By the luck of lousy timing, Fatemeh happened to leave Mexico just as the country was ramping up its vaccination program. In Iran, the COVID situation was grim. Iranian authorities had prohibited the US- and UK-produced vaccines (they have since approved the Johnson & Johnson variety), and this—along with general mismanagement of the situation—had pushed the death rate to over 600 people a day. Fatemeh watched via social media as the world returned to some semblance of normality as a result of vaccinations, while her people in Iran dreamed of having access to any vaccine at all.

Unsurprisingly, Fatemeh and her family contracted the virus. For several weeks they feared for her terribly ill parents, all the while receiving messages from Iranian friends and family who were losing loved ones every day. Lack of vaccines and a shortage of medical supplies meant self-isolating for almost her entire stay in Iran, while her partner in the US traveled and visited friends and family. At least by then, she’d received the “missing” bag; a small consolation.

Even once she recovered and was preparing to return to Mexico, there was a fear that she would be unable to leave Iran at all. Traveling in and out of Iran is difficult, but many countries were beginning to place further restrictions on Iranian travelers due to the Iranian government’s poor handling of the virus and the sky-high infection rate that resulted.

In the end, Fatemeh was able to get out, but the hardship and anxiety weren’t over. Just as she was preparing to leave for Mexico, the Taliban completed its takeover of Afghanistan. This tragedy managed to impact Fatemeh’s travel even though she was neither Afghan nor in Afghanistan.

As she arrived for a day-long layover in Istanbul, Fatemeh was stopped at passport control in the only airport in the world where she had never faced interrogation (since Turkey and Iran are close allies). As the scrutiny escalated, she kept telling herself that the Mexican passport would get her through. This was, however, bad timing to be a woman traveling with her name.

Officer: “Do you have another ID?”

Fatemeh: “Yes, Iranian. But what do you need it for? I’m traveling to Mexico.”

Officer: “Where are you headed?”

Fatemeh: “Home! To Mexico City. I was visiting family in Iran.”

Officer: “Where were you before Mexico?”

Fatemeh: “Mexico…I live there.”

Officer: “What ID did you use to enter Turkey?”

Fatemeh: “Umm, I think the Iranian passport.”

Officer: “Where were you before Turkey?”

Fatemeh: “Iran! I was visiting my family, and now I’m going back home. What are these questions for? I’m a citizen of Iran and Mexico. What’s the problem?”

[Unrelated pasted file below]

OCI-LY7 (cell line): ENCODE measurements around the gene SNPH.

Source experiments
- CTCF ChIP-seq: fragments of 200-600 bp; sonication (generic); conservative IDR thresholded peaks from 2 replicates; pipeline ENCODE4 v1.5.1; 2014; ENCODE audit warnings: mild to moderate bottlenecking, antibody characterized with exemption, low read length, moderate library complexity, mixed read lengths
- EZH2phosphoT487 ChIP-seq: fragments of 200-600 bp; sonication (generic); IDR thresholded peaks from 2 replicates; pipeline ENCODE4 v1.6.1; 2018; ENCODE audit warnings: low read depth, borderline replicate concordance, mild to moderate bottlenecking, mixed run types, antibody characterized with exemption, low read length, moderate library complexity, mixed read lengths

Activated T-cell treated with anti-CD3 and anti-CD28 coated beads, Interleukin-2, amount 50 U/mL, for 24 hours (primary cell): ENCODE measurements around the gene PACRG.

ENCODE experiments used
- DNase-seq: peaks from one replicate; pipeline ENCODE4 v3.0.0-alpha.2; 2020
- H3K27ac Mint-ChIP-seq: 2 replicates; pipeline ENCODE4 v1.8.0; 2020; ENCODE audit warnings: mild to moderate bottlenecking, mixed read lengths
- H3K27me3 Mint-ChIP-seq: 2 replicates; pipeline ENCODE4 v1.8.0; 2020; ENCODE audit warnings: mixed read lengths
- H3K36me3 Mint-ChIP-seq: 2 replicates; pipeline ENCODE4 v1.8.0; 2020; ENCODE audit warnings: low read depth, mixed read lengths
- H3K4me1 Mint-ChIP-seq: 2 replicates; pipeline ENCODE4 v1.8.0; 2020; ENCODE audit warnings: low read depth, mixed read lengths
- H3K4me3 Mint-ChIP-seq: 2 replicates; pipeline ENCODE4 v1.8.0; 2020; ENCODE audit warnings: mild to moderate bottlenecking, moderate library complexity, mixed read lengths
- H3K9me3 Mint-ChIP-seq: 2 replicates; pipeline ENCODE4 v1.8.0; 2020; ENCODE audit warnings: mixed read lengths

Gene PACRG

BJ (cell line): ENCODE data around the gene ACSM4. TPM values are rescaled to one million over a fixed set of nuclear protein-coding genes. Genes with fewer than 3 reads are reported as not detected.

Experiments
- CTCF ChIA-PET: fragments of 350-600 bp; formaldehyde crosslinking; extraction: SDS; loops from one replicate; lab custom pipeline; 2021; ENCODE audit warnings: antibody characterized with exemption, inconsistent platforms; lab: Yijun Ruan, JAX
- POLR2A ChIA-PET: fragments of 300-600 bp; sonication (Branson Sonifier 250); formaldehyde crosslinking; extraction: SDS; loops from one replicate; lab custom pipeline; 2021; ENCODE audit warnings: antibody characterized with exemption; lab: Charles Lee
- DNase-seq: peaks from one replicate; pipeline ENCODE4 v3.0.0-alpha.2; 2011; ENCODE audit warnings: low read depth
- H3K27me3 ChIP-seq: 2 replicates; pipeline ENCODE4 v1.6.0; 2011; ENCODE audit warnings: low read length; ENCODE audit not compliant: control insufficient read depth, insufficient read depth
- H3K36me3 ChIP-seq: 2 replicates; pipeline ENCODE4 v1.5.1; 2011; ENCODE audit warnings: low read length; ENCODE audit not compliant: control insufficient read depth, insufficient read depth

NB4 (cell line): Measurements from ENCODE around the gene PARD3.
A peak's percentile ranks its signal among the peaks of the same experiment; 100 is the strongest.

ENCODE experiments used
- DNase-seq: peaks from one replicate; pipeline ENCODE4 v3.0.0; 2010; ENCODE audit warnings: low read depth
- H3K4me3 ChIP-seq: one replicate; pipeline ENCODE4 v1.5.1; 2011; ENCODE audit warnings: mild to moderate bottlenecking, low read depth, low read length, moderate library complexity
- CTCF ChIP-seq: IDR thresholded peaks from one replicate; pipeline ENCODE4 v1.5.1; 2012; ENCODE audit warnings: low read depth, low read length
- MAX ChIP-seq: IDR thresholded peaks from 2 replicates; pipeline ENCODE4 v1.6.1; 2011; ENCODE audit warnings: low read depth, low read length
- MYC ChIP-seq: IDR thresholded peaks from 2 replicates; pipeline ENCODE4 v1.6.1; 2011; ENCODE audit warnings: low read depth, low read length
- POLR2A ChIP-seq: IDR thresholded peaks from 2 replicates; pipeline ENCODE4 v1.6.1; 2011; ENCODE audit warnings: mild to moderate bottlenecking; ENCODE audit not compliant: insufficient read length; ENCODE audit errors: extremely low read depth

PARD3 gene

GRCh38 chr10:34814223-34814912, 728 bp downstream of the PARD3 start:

She kept asking the suspicious officers what the problem was, to no avail. She was exhausted, sore, and her bags were heavy. At least this time, she had water. Fatemeh took a sip, and as she raised her head, one of the officers suddenly snapped a photo of her and then rushed from the checkpoint, leaving her to face further questioning from his increasingly aggressive colleagues. It became clear that there was no point in asking questions of her own, so Fatemeh commenced to pace in silence. The officers continued their meticulous examination of both her Iranian and Mexican passports.

Eventually, she was sent to the immigration police booth, where, even though her boarding pass was approved, she was told she would not be allowed to fly. It wasn’t long before this decision was overturned, but by the time she was begrudgingly passed through security, Fatemeh was sure that she wouldn’t be allowed to leave and would be sent back to Iran.

“You see,” one officer explained finally. “We’ve had many Afghans trying to go through Turkey to Mexico on fake Mexican passports recently, and we thought you were one!” Fatemeh didn’t respond. She felt humiliated but kept thinking about all the Afghans who wished they were in her shoes. As she took back her passports and made her way forward, she clung to her tears and what little pride she had left.

The intensive screening was contained at the boarding gate, with passports being checked and double-checked. This time Fatemeh wasn’t overly scrutinized, but not everyone was so lucky. As she made her way onto the plane, Fatemeh saw that there were some people who looked like her not allowed to board.

The Arbitrary Nature of Travel Privilege

Why is Nick’s travel experience so breezy? Because of the fortunate circumstances of his birth.  And why is travel such a nightmare for Fatemeh? Not because of anything she’s done or said. She’s being punished because she happened to have been born in Iran and has dark skin, big eyes, and a Middle Eastern name.

While, fundamentally, governments are to blame—in this case, the Iranian and American governments—ultimately, many of the barriers faced by people in Fatemeh’s position are either built or torn down by individuals making decisions on the spot. The policy sets the stage, but it’s the individual actors who choose to act out of compassion or racism.

The long-term solutions are political, but in the short term, the power to change things for the better might be in the personnel office. Perhaps a consideration for these matters should be built into airport and airline hiring and training practices. Let’s put it this way: many people in this world could enjoy their right to freely move between countries if only we had a better grasp of travel privilege.